A covenant describes a personal and interactive relationship, including responsibility and accountability, between the Divine and humanity. The question this raises for me is whether we, as Christians, feel that we have this sort of relationship with God? Or do we simply rely on God to be present at all times, to provide strength, comfort, guidance, or whatever is needed without any return on our part? And how do we feel about that? Do we have a responsibility to God?


For about the last 3000 years, Jews have observed their Sabbath from sundown Friday to sundown on Saturday. It was so important that it was commanded by God in the 10 commandments and echoed in Leviticus and multiple other places in scripture. It was not just a day to stay home from the office, if you will, but to slow down, reflect, build relationships through conversation and prayer, give time to your spiritual life through reading and study, and rekindle your marriage through making love. Everyone was given the day off… even from making food and lighting a fire.

We find the basis for the Jewish Sabbath in Genesis 1, in the story of Creation. God created the world and all that is in it in six days. On the seventh day God rested and enjoyed God’s creation. If resting was important for God, then certainly it is even more important for people!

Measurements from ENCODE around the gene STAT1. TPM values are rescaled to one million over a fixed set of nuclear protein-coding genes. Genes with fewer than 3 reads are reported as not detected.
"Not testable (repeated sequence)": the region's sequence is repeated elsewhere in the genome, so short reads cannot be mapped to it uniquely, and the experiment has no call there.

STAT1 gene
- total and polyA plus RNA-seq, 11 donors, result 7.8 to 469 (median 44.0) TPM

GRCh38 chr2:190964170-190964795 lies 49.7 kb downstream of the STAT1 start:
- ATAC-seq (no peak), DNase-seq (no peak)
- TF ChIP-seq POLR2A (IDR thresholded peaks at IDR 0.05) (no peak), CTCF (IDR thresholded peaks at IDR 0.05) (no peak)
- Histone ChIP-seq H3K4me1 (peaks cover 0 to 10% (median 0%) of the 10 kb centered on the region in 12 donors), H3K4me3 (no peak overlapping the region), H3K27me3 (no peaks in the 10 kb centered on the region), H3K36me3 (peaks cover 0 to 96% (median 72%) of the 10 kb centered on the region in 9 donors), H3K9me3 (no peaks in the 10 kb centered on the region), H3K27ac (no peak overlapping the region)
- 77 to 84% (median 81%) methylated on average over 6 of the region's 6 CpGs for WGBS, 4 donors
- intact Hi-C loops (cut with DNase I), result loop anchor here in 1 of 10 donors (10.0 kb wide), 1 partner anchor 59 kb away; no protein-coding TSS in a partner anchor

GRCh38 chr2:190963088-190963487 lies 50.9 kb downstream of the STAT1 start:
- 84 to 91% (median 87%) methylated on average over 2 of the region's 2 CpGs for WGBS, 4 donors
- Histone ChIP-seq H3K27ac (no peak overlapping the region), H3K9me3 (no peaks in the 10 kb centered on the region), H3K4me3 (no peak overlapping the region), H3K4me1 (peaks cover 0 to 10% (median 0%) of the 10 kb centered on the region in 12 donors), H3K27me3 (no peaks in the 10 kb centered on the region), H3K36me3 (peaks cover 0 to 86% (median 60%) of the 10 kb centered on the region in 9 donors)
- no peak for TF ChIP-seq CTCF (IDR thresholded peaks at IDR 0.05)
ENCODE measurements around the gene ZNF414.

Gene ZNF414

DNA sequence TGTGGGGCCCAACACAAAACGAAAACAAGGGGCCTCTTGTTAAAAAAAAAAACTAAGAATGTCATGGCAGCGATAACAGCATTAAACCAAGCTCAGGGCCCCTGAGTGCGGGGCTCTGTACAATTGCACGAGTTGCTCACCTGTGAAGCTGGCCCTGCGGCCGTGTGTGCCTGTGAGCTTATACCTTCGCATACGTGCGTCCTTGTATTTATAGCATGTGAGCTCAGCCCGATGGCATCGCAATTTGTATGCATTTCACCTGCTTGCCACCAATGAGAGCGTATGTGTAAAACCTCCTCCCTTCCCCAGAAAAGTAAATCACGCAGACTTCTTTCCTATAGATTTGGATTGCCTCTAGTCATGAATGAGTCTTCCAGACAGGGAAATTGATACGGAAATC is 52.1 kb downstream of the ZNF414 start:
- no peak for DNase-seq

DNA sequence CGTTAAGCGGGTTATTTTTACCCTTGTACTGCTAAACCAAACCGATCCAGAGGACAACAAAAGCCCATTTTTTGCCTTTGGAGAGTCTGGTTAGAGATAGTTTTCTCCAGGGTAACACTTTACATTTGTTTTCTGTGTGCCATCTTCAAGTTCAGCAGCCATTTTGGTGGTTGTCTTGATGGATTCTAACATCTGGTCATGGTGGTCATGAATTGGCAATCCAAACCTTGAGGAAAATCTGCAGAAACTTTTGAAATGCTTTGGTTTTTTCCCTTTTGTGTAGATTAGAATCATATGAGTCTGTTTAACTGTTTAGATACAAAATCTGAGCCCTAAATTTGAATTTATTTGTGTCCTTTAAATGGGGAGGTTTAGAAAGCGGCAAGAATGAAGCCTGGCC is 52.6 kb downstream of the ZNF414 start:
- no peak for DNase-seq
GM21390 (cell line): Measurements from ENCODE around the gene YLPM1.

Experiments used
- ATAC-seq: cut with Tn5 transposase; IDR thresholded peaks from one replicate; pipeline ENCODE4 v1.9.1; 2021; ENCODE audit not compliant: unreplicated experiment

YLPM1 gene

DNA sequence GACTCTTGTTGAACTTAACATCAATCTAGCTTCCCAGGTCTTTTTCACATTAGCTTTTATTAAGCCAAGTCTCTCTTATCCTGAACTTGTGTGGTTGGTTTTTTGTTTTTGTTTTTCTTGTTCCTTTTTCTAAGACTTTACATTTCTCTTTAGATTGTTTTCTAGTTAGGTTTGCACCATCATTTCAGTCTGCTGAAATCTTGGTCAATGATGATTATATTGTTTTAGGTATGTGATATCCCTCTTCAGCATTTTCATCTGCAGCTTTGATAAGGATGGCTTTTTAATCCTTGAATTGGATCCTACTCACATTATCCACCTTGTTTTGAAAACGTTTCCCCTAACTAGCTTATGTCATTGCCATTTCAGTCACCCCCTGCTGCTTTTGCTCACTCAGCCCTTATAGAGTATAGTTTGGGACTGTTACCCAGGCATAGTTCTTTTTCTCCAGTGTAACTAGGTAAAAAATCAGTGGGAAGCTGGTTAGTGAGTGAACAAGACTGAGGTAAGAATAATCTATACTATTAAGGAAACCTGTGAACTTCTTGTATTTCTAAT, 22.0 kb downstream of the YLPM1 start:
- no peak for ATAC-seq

Obviously, this has not been strictly a Jewish concept. Many of us can remember “back in the day” when Sundays consisted of church, sharing a family meal, and spending time with family and friends. Shops weren’t open, and there weren’t kids sports on Sunday mornings. It was a day of rest, renewal, nurturing your body and your relationships.

Sadly, we’ve lost this essential rhythm to our lives. We fill our lives with things to do… because action and accomplishment are “better” than rest, better than doing “nothing.” Even when we have down time, we fill it with our computers, phones, iPads, and televisions. We read books, but not necessarily to edify, to escape.

Our lack of rest and reflection colors all that we do and all that we are. When we are exhausted – physically, mentally and spiritually – we become more anxious, more fearful, less grounded and less able to make good decisions. When we don’t seek to grow spiritually, our souls stagnate and lose touch with the Divine.